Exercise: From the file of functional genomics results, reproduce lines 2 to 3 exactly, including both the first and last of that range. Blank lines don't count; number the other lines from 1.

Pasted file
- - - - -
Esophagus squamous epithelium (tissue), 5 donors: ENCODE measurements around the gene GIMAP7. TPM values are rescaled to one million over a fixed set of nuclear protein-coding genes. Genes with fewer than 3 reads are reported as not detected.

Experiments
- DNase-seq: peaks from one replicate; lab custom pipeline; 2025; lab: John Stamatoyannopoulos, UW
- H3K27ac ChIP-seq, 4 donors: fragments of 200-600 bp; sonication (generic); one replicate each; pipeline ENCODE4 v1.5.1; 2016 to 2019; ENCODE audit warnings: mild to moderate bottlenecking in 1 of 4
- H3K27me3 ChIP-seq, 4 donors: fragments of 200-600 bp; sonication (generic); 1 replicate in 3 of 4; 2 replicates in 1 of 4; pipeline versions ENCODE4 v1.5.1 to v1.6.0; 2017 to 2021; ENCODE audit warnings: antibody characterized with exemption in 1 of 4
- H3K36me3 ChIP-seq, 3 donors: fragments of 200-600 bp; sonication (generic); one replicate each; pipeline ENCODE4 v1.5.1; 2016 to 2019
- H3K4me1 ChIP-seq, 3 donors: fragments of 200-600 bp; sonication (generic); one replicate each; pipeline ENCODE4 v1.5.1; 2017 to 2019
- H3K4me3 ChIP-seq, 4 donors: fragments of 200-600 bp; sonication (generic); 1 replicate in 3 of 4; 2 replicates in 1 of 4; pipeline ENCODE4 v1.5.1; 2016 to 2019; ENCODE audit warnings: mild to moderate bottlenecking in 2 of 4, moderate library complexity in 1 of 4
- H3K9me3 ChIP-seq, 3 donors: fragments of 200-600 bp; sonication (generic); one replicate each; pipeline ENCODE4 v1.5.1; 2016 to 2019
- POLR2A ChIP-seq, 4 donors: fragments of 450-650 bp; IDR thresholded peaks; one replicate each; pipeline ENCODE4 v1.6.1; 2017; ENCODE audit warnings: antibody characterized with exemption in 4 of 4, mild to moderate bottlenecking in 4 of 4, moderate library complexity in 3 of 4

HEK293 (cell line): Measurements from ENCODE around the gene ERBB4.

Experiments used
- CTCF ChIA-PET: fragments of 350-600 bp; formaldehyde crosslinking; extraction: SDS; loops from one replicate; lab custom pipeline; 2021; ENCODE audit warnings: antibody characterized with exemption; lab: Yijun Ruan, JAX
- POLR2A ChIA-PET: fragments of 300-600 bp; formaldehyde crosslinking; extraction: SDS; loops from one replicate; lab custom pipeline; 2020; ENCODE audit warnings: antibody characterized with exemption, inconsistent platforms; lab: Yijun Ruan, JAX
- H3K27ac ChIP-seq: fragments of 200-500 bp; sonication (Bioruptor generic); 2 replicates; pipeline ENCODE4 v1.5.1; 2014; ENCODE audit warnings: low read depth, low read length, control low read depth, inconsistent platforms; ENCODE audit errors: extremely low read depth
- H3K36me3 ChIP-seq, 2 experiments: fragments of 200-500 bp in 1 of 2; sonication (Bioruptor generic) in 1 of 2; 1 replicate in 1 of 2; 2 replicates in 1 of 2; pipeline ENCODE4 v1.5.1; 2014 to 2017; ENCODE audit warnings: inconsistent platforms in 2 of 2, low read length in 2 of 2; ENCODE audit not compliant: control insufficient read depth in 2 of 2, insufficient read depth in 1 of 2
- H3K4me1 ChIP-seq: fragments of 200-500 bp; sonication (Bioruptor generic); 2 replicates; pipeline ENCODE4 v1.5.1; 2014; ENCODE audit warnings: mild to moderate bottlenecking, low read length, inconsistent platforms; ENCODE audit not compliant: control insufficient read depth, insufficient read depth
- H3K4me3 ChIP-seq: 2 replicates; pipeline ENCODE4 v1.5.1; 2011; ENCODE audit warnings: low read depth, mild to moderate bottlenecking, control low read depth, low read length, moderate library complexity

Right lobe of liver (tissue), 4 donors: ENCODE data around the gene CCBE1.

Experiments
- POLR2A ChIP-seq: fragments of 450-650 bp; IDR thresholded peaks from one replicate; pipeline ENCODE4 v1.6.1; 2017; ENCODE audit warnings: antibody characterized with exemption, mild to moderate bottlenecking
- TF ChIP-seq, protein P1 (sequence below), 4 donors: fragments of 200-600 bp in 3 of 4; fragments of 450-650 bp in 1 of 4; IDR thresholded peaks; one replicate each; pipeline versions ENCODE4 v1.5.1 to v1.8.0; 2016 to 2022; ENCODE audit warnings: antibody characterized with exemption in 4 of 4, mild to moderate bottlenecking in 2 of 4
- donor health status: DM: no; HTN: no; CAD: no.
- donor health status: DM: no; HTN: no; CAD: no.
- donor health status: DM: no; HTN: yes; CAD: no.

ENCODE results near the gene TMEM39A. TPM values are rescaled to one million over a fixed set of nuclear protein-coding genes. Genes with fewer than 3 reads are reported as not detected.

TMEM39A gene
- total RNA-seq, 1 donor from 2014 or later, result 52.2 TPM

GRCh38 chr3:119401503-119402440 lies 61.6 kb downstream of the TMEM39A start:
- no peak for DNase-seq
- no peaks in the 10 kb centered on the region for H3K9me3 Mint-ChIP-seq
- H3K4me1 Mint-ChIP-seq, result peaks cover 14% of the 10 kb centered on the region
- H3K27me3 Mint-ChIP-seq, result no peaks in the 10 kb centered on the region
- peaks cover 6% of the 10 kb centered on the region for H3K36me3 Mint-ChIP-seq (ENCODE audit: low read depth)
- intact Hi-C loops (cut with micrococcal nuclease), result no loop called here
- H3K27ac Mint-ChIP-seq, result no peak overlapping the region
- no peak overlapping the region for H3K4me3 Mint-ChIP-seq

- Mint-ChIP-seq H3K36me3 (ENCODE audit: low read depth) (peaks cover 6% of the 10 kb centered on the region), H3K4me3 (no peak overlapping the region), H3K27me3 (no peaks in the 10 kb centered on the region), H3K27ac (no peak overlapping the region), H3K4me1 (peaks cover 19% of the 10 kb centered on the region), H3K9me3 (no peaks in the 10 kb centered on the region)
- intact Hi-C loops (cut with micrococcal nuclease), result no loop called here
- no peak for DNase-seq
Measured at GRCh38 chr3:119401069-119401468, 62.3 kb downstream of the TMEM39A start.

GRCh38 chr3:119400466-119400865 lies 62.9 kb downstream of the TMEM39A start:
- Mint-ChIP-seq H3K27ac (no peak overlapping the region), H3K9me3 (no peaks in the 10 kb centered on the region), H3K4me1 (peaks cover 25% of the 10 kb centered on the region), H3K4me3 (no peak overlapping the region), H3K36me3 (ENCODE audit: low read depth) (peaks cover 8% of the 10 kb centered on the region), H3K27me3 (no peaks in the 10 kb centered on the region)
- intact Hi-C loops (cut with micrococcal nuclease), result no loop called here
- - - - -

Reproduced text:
Experiments
- DNase-seq: peaks from one replicate; lab custom pipeline; 2025; lab: John Stamatoyannopoulos, UW